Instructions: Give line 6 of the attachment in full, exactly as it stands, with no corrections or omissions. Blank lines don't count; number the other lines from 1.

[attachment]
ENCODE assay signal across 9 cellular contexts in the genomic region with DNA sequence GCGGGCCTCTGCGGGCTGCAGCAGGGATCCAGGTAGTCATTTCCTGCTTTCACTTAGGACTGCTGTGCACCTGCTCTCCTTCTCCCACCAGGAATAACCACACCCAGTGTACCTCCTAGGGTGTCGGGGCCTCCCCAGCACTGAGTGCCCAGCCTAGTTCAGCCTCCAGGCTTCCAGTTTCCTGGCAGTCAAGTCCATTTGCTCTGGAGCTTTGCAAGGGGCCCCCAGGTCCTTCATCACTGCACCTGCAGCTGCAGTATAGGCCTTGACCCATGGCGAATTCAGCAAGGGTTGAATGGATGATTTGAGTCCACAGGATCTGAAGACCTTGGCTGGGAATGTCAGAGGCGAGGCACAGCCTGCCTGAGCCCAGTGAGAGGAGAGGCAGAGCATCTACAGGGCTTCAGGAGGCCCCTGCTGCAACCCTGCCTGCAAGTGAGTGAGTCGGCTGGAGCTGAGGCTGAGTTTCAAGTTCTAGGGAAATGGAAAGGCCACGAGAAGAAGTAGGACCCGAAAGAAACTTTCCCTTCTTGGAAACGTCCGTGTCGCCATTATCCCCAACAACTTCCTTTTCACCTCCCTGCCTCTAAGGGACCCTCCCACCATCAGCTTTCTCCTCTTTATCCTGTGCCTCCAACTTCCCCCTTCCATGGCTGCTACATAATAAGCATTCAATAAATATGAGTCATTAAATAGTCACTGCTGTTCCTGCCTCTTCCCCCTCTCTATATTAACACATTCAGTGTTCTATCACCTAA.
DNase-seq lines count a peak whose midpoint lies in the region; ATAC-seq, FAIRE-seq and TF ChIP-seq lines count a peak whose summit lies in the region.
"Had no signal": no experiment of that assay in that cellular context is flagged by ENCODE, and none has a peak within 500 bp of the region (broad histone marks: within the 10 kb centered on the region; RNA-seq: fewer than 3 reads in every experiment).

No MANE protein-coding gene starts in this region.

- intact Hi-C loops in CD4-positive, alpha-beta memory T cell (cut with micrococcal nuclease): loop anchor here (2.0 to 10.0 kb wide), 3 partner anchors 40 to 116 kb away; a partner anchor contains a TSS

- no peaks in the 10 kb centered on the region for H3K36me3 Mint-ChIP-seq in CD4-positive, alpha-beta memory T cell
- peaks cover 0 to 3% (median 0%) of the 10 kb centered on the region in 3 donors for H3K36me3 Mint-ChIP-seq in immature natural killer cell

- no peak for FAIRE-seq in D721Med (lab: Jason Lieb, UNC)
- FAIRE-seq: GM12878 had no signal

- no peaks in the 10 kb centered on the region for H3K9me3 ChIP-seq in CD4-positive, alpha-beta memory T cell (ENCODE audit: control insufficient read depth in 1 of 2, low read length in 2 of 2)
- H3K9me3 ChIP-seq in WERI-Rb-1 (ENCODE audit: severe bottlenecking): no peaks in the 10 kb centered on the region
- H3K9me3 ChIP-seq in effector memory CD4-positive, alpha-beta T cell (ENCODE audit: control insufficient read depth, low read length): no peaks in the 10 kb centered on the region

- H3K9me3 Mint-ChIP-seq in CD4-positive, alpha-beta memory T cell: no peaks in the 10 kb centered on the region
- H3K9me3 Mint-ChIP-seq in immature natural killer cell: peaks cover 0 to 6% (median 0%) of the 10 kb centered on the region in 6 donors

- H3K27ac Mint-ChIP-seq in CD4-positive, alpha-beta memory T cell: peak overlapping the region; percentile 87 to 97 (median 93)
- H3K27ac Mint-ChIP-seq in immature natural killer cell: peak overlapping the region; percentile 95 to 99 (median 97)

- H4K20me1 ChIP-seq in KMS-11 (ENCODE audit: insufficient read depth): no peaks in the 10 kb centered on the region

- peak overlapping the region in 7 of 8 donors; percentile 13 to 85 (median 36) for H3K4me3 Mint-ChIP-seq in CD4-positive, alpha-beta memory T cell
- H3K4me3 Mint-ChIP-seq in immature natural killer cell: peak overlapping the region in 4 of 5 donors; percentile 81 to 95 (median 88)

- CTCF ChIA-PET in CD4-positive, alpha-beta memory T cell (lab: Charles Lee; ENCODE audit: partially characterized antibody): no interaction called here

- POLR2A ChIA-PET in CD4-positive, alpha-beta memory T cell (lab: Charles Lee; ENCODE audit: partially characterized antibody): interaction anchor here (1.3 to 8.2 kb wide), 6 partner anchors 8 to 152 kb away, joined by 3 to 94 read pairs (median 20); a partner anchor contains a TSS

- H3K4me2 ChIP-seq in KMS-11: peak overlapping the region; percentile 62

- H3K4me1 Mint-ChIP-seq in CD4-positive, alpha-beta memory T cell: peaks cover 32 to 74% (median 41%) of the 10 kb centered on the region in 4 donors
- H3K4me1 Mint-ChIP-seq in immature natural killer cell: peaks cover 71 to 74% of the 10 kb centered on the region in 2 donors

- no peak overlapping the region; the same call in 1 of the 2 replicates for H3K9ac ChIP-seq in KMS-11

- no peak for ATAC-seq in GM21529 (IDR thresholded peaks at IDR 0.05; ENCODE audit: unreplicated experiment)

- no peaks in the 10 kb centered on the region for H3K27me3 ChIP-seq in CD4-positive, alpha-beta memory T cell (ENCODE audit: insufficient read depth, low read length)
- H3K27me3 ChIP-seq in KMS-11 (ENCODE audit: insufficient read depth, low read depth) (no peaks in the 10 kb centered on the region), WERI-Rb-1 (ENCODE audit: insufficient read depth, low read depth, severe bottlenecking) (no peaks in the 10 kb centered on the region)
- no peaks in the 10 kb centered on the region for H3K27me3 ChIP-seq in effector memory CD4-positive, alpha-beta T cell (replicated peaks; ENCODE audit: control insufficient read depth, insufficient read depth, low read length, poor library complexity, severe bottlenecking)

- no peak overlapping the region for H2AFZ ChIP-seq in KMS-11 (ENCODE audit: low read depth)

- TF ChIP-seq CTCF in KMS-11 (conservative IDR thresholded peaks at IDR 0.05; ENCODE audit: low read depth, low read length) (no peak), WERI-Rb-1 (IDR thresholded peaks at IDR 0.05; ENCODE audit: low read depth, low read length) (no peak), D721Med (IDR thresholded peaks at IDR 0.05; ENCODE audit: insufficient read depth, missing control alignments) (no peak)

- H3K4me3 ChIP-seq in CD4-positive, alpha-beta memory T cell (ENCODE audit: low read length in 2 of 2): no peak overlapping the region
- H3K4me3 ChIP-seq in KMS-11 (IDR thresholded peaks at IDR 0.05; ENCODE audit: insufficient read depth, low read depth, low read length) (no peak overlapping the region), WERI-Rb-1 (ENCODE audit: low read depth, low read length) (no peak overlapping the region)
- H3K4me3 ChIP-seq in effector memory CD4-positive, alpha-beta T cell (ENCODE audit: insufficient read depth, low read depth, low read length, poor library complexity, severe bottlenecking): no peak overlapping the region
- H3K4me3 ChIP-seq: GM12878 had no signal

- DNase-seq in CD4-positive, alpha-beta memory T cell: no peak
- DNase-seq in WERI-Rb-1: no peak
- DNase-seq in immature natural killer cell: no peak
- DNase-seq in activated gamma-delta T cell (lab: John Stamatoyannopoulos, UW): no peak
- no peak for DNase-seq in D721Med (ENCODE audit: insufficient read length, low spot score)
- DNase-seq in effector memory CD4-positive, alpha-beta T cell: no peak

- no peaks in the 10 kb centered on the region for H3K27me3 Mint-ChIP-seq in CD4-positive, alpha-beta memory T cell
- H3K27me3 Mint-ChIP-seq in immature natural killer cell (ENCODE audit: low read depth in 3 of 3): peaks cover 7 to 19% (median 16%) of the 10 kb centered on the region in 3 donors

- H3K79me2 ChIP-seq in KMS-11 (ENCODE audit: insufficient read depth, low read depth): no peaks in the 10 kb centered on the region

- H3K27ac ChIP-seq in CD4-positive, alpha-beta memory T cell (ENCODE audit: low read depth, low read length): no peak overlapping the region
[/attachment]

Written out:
- no peaks in the 10 kb centered on the region for H3K36me3 Mint-ChIP-seq in CD4-positive, alpha-beta memory T cell